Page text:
U.S. stocks rose again on Friday as the market's rally to records carried on amid strong earnings from blue-chip companies as well as solid data signaling a snapback in the economy.
The Dow Jones Industrial Average gained 164.68 points, or 0.5%, to 34,200.67. The 30-stock benchmark crossed the 34,000 threshold for the first time ever in the previous session. The S&P 500 rose 0.4% to a new closing high of 4,185.47. The Nasdaq Composite inched up 0.1% to 14,052.34.
Wall Street wrapped up another winning week with the three major benchmarks all gaining more than 1%. The S&P 500 and the Dow posted their fourth straight positive week, while the tech-heavy Nasdaq has registered gains for three weeks in a row.
The last of the six largest U.S. banks to report– Morgan Stanley — posted stronger-than-expected earnings, bolstered by strong trading and investment banking results. Shares of the bank dipped 2.8%, trimming its year-to-date gains to about 14%.
PNC Financial gained more than 2% after the bank beat estimates on the top and bottom lines for its first-quarter report.
"The Dow's push through 34,000 is a signal that investor appetite for future growth prospects is spilling over into more value-oriented names," said Peter Essele, head of portfolio management at Commonwealth Financial Network. "The demand for industrials and more cyclically-oriented areas should continue as the vaccines take hold and earnings potentially come in higher than originally expected."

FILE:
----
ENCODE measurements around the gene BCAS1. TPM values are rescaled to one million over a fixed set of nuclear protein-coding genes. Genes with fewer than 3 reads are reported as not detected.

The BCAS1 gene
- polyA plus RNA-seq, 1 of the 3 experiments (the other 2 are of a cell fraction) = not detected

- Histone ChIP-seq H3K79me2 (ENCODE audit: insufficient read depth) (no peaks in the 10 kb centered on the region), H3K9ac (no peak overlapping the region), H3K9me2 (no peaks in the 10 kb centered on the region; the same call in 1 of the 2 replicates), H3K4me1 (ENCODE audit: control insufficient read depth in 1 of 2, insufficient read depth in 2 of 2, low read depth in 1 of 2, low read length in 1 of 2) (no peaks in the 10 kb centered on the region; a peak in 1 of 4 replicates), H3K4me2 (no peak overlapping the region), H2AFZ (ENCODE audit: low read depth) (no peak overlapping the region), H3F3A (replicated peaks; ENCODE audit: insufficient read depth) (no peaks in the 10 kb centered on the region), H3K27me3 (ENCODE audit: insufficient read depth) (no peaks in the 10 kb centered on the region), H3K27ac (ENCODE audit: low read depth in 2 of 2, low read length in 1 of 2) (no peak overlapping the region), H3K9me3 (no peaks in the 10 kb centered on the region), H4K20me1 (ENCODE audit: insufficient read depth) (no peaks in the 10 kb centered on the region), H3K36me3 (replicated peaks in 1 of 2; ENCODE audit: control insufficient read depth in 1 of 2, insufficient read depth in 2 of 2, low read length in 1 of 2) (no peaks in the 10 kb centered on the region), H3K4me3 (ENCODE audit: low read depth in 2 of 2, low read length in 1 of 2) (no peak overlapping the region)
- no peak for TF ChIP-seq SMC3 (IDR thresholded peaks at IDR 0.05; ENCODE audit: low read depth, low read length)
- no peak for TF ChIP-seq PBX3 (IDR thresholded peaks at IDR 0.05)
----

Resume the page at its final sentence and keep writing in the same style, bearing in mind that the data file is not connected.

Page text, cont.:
Investor sentiment was boosted by a slew of economic data this week that pointed to a rebound in consumer spending, sentiment and the jobs market.
The University of Michigan said Friday its preliminary consumer sentiment index rose to a one-year high of 86.5 in the first half of this month from 84.9 in March.
Federal Reserve Governor Christopher Waller said Friday the U.S. economy is set to take off, but there's still no reason to start tightening policy.
"I think the economy is ready to rip," Waller told CNBC's Steve Liesman during a "Squawk on the Street" interview. "There's still more to do on that, but I think everyone's getting a lot more comfortable with having the virus under control and we're starting to see it in the form of economic activity."
Data out Thursday showed that Retail sales jumped 9.8% in March as additional stimulus sent consumer spending soaring, topping the Dow Jones estimate of a 6.1% gain. Meanwhile, the Labor Department reported 576,000 first-time filings for unemployment insurance for the week ended April 10, reaching the lowest level since March 2020.
S&P 500's strong performance in recent weeks has pushed its year-to-date gains to more than 11%. Cyclical sectors have been the biggest winners this year with energy and financials leading the rally.
"Rising animal spirits, in addition to historic fiscal stimulus and an improving public health picture, underpin our expectation for further improvement in economic activity over the coming months," Azhar Iqbal, Wells Fargo's econometrician, said in a note.
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